She said Broder didn't fake the story, but could have been more responsible

The New York Times has been battling with Tesla's Elon Musk ever since the news outlet published its article about a Model S test drive experience gone wrong. After going back and forth with Tesla's CEO, NYT has invited another one of its journalists into the controversy for a final word on the topic (hopefully).

Margaret Sullivan, NYT's public editor, posted in the NYT's Opinion Pages yesterday about her perspective of the Model S trip. She attempted to be unbiased as possible, pointing out the faults of both John Broder -- the NYT journalist who embarked on the Model S road trip and wrote that the car failed him in terms of range -- and Tesla, the automaker responsible for the Model S.

Sullivan said that Broder definitely should have paid more attention to the vehicle's manual and been more responsible in certain situations (such as charging for longer periods of time or charging overnight) during the trip. However, she notes that Tesla could have also made it clear that all charging maximization strategies should have been used along the way, since the 200 miles between each Supercharging station on the east coast would definitely push the vehicle to its limits (especially without proper charging).

Sullivan even quoted one NYT reader, which is a Model S driver himself who took the time to write in about his opinion of the trip. The reader is Roger Wilson of Falls Church, Virginia, and he summed up the story like this: Broder was irresponsible in making sure that he knew about all the range maximizing techniques (which, there are a few), and he may have purposefully been a little irresponsible in order to make his article seem more interesting -- however, Broder didn't "fake" the story, and Tesla made no effort to tell Broder that he should use these different techniques along the way.

Here is Wilson's full opinion:

In his article (and follow-ups), Mr. Broder states that he followed Tesla’s advice during his drive. But, if he had taken time to read the owner’s manual beforehand (which, at 30-or-so well-written pages, would have taken an hour), he would have known about:

• “The ‘Max Range’ setting, which would have charged the battery beyond the ‘standard’ range and given him 20-30 miles more range;
• “The ‘Range Mode’ setting, which would have conserved battery during the drive;
• “The section entitled ‘Driving Tips for Maximum Range’;
• “And, the concept of plugging the vehicle in (especially during his overnight stop): ‘Tesla strongly recommends leaving Model S plugged in when not in use.’ and ‘The most important way to preserve the Battery is to LEAVE YOUR MODEL S PLUGGED IN when you’re not using it.’

Had he employed at least one of these tidbits, he probably wouldn’t have been ‘stalled’ on the EV highway. But, then again, it wouldn’t be nearly as interesting a story if he made the trip successfully (and could have only complained about the inconveniences of staying at the charging station longer than he cared to or having to plug in the car overnight).

In follow-ups, he claims that he was only ‘testing’ the supercharger network. If this had been the case, the story wouldn’t have focused on him driving 45 m.p.h. and being cold (and the infamous picture of the Tesla on the flatbed), but would have simply stated that the two current supercharger stations (which just opened recently) are too far apart and that one might have to rely on non-Tesla public charging stations until more supercharger stations are installed.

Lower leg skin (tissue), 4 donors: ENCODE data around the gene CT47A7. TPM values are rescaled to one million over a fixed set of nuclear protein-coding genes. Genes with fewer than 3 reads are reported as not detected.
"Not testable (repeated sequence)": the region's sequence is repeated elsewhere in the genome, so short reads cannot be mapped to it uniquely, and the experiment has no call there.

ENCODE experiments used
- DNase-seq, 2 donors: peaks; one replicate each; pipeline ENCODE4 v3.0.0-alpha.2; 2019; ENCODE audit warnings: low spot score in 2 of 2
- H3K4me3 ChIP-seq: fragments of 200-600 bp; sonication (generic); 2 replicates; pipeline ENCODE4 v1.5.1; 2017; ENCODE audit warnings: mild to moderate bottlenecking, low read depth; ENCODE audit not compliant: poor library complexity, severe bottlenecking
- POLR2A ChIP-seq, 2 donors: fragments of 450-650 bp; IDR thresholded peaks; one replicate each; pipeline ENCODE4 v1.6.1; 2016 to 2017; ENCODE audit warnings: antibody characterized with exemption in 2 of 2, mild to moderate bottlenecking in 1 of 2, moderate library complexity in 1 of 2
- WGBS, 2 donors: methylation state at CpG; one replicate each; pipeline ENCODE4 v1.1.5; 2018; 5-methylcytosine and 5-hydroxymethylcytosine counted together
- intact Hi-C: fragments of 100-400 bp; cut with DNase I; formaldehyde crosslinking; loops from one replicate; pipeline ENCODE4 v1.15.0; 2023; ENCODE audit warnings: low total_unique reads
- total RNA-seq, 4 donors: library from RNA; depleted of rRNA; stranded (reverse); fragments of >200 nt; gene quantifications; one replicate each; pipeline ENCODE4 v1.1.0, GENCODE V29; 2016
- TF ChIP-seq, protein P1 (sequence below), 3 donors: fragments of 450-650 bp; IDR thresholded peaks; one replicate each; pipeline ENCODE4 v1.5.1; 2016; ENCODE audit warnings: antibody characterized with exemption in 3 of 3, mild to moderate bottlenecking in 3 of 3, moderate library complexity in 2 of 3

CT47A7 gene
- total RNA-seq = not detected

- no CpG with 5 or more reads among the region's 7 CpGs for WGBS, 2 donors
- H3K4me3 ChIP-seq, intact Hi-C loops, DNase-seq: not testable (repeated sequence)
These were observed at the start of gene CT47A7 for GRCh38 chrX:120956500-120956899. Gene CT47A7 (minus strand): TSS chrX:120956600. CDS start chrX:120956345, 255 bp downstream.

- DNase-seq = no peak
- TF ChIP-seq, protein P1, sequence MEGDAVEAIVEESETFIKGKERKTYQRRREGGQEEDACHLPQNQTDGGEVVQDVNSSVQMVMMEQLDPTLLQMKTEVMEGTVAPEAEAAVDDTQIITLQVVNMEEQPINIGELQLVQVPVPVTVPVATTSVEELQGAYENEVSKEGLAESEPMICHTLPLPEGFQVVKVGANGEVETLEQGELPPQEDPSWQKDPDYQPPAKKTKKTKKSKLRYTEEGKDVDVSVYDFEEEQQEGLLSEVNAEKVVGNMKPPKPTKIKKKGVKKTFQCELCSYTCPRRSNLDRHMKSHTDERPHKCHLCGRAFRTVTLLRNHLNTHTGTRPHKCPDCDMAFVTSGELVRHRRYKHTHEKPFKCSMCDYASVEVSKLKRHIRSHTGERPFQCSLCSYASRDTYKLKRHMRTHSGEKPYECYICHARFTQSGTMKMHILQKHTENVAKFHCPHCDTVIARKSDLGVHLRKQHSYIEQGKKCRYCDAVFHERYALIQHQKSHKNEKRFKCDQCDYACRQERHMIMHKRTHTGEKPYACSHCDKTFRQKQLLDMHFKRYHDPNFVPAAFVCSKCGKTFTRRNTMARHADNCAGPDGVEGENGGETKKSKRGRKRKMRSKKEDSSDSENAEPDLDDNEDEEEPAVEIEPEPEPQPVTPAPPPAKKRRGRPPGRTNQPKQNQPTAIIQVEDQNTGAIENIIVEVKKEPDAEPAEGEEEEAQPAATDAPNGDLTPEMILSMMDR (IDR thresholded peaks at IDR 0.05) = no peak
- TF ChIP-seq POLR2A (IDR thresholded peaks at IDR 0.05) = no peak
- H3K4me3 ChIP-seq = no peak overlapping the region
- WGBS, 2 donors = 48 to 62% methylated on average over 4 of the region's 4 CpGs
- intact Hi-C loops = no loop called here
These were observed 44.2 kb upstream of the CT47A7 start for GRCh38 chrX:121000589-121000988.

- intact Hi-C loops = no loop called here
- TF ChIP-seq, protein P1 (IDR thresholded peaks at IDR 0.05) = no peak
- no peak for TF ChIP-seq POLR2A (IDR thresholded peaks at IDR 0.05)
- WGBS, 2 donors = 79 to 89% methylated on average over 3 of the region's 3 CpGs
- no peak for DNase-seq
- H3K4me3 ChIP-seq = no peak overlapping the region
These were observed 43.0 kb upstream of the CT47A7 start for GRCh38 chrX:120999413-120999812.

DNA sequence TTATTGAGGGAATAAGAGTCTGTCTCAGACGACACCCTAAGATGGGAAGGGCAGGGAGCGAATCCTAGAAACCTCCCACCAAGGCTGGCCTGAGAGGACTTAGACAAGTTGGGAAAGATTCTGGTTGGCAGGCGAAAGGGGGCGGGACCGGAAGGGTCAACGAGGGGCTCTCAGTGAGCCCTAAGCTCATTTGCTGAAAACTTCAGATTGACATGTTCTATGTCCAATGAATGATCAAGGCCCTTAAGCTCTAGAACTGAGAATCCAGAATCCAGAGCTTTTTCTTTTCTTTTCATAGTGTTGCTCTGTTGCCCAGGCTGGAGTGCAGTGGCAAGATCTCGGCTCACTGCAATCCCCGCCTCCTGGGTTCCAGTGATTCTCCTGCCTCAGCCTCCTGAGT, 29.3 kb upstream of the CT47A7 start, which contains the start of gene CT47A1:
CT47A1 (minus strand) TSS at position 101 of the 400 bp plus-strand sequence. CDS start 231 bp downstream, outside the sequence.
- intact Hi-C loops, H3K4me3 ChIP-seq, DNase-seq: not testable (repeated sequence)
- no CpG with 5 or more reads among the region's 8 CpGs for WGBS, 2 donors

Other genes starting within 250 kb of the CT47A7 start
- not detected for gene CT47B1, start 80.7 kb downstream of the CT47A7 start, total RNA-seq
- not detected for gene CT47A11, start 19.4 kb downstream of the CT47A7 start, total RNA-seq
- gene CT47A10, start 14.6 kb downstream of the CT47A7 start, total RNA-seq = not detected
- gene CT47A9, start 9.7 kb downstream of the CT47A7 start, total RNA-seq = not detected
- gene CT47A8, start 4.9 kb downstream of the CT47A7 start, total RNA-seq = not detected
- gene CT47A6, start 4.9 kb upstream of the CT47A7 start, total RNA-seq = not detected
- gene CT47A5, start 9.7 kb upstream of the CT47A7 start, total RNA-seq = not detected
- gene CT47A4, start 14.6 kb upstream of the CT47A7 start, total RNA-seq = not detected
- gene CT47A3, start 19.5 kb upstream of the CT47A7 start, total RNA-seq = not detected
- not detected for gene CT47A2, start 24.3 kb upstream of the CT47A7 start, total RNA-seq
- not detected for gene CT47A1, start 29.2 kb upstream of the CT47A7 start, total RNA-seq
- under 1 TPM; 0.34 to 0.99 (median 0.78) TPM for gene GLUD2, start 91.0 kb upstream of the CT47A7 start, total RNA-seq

Unlike Mr. Musk, I don’t claim that Mr. Broder ‘faked’ the story, but he certainly didn’t seem to employ the least bit of care or responsibility in fuel management (required of any vehicle, regardless of fuel type). One can only assume that Mr. Broder’s irresponsibility in fuel management was in hope that something beyond ‘inconvenience’ would happen to make the story more interesting. (Otherwise, no one, including me, would have paid much attention to his article.)

Tesla is not faultless in this, especially since it suggested the test drive. Tesla should have made it very clear that the 200-mile stretch between the two supercharger stations approaches the maximum distance and that all range maximization strategies should be employed.


Sullivan said she agreed with Wilson's opinion. As someone who was not directly apart of the trip in any way, Sullivan believes that Broder did embellish the story a little bit and took shoddy notes -- but said he did not "fake" it and she believes he didn't want it to end badly. In this, she attempts to restore Broder's (and NYT's) journalistic integrity.

"People will go on contesting these points – and insisting that they know what they prove — and that’s understandable," said Sullivan. "In the matter of the Tesla Model S and its now infamous test drive, there is still plenty to argue about and few conclusions that are unassailable."

NYT staff writer John Broder took Tesla's Model S sedan on an east coast road trip this winter with the intention of checking out the new East Coast Superchargers, then writing an article about. The article, published February 10, described a horrible adventure where the electric vehicle's range failed on many occasions and eventually had to be towed. Tesla CEO Elon Musk became suspicious of Broder's claims, since so many other journalists had made similar or more tasking trips in the Model S. He pulled the driving logs from Broder's Model S and discovered that the NYT article had some inaccuracies. Musk accused Broder of having a biased opinion against EVs before even receiving the Model S, and hence, set the car up for failure in many "no-win" scenarios. Broder then replied to Musk in a new article, pointing out that he was unaware of any other charging stations along the way, or of maximized charging techniques.

Source: The New York Times

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